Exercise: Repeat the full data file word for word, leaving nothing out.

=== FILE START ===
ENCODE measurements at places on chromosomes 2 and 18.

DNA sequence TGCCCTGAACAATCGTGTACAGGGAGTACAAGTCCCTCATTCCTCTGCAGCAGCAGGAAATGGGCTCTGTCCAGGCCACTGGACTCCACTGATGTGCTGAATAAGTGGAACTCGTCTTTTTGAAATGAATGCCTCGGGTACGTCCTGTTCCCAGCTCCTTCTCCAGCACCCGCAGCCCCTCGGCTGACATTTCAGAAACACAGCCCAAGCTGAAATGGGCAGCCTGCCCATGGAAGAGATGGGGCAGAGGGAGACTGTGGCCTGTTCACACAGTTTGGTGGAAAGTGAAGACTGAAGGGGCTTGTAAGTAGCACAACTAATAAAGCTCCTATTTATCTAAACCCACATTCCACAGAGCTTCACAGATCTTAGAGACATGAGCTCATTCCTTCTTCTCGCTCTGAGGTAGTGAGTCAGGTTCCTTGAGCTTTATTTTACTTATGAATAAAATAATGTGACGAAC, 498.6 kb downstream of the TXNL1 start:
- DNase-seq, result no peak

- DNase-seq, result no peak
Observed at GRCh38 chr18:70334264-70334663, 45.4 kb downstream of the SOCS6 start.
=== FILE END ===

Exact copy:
ENCODE measurements at places on chromosomes 2 and 18.

DNA sequence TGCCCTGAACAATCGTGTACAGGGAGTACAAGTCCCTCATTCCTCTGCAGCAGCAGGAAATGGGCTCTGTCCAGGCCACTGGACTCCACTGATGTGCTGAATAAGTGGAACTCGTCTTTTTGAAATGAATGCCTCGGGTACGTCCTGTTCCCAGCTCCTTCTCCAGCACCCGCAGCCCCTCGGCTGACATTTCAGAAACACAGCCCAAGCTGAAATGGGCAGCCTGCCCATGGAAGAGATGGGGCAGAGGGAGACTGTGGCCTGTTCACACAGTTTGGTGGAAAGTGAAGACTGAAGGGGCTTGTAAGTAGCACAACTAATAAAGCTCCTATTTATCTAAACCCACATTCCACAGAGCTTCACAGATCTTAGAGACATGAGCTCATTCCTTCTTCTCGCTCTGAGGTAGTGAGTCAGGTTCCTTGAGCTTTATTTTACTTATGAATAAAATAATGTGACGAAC, 498.6 kb downstream of the TXNL1 start:
- DNase-seq, result no peak

- DNase-seq, result no peak
Observed at GRCh38 chr18:70334264-70334663, 45.4 kb downstream of the SOCS6 start.